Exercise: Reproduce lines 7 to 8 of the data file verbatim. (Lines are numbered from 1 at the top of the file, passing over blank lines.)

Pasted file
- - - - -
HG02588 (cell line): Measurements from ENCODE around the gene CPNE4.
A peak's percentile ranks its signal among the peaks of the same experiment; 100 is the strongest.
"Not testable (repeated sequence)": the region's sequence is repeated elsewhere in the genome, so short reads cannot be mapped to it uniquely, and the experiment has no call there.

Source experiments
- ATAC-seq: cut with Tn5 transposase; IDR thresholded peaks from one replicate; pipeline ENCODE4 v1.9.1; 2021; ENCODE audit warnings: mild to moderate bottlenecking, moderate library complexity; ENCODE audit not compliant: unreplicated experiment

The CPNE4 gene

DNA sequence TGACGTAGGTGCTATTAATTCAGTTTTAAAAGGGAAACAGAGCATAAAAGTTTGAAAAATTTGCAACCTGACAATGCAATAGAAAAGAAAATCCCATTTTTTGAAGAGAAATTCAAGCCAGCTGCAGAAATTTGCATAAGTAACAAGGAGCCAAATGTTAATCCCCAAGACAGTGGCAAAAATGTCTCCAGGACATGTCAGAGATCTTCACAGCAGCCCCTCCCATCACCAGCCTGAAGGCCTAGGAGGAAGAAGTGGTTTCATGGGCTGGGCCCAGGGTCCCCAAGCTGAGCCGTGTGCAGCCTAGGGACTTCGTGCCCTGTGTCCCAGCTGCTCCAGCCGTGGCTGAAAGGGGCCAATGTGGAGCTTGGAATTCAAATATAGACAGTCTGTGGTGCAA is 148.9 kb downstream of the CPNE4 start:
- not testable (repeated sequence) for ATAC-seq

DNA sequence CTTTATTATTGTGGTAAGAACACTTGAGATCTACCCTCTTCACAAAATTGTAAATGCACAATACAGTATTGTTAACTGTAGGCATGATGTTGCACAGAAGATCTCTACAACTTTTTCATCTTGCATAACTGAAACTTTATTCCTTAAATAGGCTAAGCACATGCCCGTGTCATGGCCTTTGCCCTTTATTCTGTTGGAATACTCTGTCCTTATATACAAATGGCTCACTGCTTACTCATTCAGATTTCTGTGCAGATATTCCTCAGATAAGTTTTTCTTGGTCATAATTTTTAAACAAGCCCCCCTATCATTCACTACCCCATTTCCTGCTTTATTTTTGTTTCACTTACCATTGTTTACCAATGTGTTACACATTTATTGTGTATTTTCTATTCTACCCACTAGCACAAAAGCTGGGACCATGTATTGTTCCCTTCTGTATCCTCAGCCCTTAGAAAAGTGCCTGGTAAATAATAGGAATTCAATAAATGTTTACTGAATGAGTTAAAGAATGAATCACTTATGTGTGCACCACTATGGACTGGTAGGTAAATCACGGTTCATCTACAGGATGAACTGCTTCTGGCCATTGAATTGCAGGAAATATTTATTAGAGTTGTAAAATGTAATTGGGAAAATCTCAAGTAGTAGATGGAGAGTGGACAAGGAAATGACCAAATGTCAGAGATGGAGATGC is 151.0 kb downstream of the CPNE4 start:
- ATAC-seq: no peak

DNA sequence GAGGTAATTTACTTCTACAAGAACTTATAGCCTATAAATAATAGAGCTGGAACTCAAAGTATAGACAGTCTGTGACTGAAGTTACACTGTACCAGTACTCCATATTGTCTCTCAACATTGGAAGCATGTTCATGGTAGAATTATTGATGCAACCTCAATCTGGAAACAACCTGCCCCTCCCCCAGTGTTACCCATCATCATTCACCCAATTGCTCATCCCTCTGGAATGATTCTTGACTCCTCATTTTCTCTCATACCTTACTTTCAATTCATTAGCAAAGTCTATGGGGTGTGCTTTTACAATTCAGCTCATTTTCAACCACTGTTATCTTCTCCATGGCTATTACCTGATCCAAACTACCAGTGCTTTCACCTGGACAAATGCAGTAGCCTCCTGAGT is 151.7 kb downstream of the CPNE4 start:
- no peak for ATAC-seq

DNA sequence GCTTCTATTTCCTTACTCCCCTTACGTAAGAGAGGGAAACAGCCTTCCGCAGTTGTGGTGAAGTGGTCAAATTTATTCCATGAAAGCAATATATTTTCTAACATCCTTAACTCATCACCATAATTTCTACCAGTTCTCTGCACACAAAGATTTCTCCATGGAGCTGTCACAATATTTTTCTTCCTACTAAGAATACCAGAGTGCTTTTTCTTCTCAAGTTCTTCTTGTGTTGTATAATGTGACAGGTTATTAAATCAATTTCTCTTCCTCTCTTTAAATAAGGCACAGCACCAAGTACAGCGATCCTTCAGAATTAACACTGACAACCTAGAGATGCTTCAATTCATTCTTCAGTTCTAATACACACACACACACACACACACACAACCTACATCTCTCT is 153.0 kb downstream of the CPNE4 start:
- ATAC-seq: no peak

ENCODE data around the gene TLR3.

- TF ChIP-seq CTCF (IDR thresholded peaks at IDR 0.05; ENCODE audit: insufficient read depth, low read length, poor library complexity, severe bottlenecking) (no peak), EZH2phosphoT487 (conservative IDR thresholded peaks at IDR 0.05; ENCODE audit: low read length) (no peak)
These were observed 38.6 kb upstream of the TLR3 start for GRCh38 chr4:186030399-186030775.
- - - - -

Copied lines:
DNA sequence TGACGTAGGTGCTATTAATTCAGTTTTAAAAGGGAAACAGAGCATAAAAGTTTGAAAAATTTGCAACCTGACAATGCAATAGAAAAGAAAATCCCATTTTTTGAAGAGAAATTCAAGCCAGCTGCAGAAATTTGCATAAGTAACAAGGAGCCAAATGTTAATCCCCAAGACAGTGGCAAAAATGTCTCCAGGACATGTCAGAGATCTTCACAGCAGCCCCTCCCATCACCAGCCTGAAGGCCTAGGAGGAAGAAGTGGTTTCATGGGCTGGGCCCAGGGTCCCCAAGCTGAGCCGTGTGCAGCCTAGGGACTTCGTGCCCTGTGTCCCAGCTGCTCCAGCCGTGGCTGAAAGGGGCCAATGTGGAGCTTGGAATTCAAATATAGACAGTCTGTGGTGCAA is 148.9 kb downstream of the CPNE4 start:
- not testable (repeated sequence) for ATAC-seq